28 Polymer Architecture • Polymer = many mers Polyethylene (PE)merClCHPolyvinyl chloride (PVC)merPolypropylene (PP)CH3CHmer• Covalent chain configurations and strength:Direction of increasing strength
29 Polymer Architecture - II Structure of polymers strongly affects their properties; e.g., the ability of chains to slide past each other (breaking Van der Waals bonds) or to arrange themselves in regular crystalline patterns.Some of the parameters are: the extent of branching of the linear polymers;the arrangement of side groups. A regular arrangement (isotactic) permits the greatest regularity of packing and bonding, while an alternating pattern (syndiotactic) or a random pattern (atactic) produces poorer packing which lowers strength & melting temperature.
30 Isomerism – different structures, but same chemical composition IsotacticSyndiotacticAtacticCan’t CrystallizeStereoisomerism
31 Polymer Architecture - Schematics RandomIf you have some red beads and some black beads, how can you make polymers out of them ?BlockyAlternatingBranched
32 Polymer Architecture - III We have discussed polymers comprised of a single kind of a monomer, ie just one repeating entity. However, this is not unique: we can synthesize polymers that consist of different repeating units, and such polymers are called copolymersThe combination of different mers allows flexibility in selecting properties, but the way in which the mers are combined is also important. Two different mers can be alternating, random, or in blocks along the backbone or grafted on as branches.
33 Thermoplastic & Thermosetting Polymers • Thermoplastics:--little cross-linking--ductile--soften w/heatingEx: grocery bags, bottles• Thermosets:--large cross-linking(10 to 50% of mers)--hard and brittle--do NOT soften w/heating--vulcanized rubber, epoxies,polyester resin, phenolic resinEx: car tyres, structural plasticscross-linking
34 VulcanizationIn thermoset, the network is inter-connnected in a non-regular fashion. Elastomers belong to the first category. Polyisoprene, the hydrocarbon that constitutes raw natural rubber, is an example. It contains unsaturated C=C bonds, and when vulcanizing rubber, sulfur is added to promote crosslinks. Two S atoms are required to fully saturate a pair of –C=C— bonds and link a pair of adjacent molecules (mers) as indicated in the reaction.Without vulcanization, rubber is soft and sticky and flows viscously even at room temperature. By crosslinking about 10% of the sites, the rubber attains mechanical stability while preserving its flexibility. Hard rubber materials contain even greater sulfur additions.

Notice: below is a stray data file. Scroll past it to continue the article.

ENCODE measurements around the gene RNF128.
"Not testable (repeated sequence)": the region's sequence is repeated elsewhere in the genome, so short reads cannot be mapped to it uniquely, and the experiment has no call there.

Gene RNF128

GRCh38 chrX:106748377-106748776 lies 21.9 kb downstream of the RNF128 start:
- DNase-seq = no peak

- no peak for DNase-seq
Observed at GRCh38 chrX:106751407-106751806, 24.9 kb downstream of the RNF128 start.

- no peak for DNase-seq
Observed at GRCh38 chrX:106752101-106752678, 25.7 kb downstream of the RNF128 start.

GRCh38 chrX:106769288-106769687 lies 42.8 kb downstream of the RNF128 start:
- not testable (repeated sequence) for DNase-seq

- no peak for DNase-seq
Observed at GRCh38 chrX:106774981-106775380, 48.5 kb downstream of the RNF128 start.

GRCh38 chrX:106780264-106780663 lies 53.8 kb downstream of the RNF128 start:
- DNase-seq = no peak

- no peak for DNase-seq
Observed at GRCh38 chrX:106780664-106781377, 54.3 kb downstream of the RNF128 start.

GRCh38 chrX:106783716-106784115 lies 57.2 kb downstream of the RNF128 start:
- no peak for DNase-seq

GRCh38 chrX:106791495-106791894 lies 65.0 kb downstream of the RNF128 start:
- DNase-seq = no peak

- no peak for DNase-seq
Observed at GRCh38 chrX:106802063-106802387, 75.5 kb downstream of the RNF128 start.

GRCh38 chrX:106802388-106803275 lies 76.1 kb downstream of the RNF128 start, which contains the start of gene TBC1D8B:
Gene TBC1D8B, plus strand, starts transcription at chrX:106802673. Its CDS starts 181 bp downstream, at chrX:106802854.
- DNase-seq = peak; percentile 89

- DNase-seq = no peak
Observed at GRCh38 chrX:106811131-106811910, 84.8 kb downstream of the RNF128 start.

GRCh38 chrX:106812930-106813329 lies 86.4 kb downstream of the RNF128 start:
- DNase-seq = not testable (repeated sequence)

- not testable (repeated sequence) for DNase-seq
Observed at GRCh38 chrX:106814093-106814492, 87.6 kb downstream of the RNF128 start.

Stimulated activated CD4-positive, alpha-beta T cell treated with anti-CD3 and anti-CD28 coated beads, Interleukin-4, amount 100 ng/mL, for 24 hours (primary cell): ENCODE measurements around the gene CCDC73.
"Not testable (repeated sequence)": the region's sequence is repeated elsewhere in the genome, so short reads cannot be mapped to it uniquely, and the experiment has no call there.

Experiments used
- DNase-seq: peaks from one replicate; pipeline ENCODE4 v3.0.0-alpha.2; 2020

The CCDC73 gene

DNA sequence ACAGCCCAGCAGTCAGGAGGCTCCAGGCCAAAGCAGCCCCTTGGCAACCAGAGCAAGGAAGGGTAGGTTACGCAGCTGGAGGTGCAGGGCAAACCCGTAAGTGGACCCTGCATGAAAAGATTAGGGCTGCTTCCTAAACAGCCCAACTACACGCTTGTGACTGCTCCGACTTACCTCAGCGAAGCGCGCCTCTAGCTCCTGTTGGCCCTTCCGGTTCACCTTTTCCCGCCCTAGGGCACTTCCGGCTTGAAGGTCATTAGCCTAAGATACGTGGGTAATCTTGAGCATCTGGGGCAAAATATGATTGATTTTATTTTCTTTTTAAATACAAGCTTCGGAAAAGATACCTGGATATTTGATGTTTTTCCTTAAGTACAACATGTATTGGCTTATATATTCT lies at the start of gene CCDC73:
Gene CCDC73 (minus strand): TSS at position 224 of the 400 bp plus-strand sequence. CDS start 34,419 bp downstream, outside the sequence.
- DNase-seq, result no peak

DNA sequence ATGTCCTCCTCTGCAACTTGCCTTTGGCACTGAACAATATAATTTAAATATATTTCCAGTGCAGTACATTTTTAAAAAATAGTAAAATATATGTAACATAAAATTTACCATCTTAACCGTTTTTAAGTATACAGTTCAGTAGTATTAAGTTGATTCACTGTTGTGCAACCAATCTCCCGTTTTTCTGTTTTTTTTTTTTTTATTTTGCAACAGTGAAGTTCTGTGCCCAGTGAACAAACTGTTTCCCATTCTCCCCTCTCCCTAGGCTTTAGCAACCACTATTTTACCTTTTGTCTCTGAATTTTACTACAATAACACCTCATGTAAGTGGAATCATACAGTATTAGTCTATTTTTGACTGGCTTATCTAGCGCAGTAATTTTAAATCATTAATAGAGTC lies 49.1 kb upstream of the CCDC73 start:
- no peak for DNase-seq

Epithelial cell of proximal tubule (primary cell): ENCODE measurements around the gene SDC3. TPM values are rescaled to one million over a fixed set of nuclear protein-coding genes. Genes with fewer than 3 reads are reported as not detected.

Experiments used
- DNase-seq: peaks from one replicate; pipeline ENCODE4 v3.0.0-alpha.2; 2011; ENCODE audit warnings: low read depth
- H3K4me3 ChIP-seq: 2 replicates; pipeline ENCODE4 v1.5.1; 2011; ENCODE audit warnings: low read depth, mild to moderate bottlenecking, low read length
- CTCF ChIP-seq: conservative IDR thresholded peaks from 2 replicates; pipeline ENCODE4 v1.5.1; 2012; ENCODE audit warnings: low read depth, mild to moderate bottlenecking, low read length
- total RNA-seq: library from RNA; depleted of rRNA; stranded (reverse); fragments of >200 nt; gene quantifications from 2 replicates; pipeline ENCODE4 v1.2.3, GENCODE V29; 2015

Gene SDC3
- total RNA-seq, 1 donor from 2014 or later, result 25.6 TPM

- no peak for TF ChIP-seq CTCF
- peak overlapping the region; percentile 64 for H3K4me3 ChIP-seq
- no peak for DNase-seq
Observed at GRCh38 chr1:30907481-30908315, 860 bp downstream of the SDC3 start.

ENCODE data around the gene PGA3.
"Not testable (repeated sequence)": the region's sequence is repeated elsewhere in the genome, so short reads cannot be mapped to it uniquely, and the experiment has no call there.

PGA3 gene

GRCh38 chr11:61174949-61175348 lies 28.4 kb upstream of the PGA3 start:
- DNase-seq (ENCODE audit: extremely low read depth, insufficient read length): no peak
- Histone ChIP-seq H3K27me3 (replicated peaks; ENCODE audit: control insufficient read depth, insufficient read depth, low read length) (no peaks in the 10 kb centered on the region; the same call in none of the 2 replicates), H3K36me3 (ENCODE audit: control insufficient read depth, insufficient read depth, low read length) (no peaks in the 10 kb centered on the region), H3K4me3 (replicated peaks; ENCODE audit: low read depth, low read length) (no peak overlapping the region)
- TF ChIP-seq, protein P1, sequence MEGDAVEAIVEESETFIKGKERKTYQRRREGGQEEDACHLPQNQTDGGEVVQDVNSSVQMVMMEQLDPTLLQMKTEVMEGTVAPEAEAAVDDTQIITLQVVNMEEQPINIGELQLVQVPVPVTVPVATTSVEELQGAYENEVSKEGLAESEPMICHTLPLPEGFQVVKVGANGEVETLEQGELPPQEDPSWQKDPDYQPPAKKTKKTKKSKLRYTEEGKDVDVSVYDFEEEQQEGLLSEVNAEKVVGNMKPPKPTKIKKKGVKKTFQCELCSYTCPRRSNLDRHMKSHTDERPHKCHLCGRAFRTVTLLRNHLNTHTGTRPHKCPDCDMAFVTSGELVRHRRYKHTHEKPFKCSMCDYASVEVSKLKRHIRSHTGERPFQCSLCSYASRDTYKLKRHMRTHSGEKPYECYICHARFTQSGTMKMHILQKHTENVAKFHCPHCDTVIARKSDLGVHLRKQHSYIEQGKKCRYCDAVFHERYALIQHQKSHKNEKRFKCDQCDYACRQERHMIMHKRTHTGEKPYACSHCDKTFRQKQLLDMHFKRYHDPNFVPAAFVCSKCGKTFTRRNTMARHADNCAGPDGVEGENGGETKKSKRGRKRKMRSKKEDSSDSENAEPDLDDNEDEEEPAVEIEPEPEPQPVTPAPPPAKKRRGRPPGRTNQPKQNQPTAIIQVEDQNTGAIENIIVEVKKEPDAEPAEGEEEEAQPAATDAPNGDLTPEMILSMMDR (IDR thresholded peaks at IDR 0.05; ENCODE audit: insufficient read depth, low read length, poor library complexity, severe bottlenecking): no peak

36 Molecular weight, Crystallinity and Properties • Molecular weight Mw: Mass of a mole of chains.smaller Mwlarger Mw• Tensile strength (TS):--often increases with Mw.--Why? Longer chains are entangled (anchored) better.• % Crystallinity: % of material that is crystalline.--TS and E often increasewith % crystallinity.--Annealing causescrystalline regionsto grow. % crystallinityincreases.
39 Elasticity of Polymers Random arrangement = High EntropyStretched = Low EntropyEntropy is a measure of randomness: The more ordered the chains are, the loweris the entropy. Spontaneous processes always tend to increase the entropy, whichmeans that after stretching, the chains will tend to return to a high-entropy state
40 Cross-linking stops the sliding of chains Viscosity of PolymersLow entropy stateElastic DeformationcreepSlow DeformationrandomCross-linking stops the sliding of chains
42 Viscoelasticity: T Dependence Temperature & Strain Dependence:Low T & high strain rates = rigid solidsHigh T & low strain rates = viscousmedium timesRubber-like ElasticDeformationGlassy (Elastic-high modulus)Leathery(Elastic-low modulus)Thermoplastic (uncrosslinked)TgTmModulus of elasticityTemp.Rubbery PlateauElastic at high strain rateViscous at low strain rateLong timesSlowrelaxation
43 Viscoelasticity: Structure Dependence Effect of crosslinkingEffect of crystallinityTgTmLog Mod. Of Elasticityamorphous50 % Crystalline100 % crystallineThermosetHeavy CrosslinkingElastomerLight crosslinkingLog Mod. Of ElasticityBranched polymerThermoplasticNo crosslinkingTgTmCrystals act like crosslinksStrain Induced Crystallization in NRCrosslinkedBranched
44 TENSILE RESPONSE: ELASTOMER (ex: rubberband) • Compare to responses of other polymers:--brittle response (aligned, cross linked & networked case)--plastic response (semi-crystalline case)
45 T & STRAIN RATE: THERMOPLASTICS (ex: plastic bottles or containers) • Decreasing T...--increases E--increases TS--decreases %EL• Increasingstrain rate...--same effectsas decreasing T.
46 TIME-DEPENDENT DEFORMATION • Stress relaxation test:• Data: Large drop in Erfor T > Tg.(amorphouspolystyrene)--strain to eo and hold.--observe decrease instress with time.• Relaxation modulus:
47 Time-Temperature Superposition Log TimeLog Relaxation ModulusLo TRelaxation ModulusHi T
48 Relaxation Modulus s10 Stress, s Glass-like elasticity Rubber-like Fluid-likeViscous10 sDLtimeEr(0)= E, Young’s ModulusEr( )= 0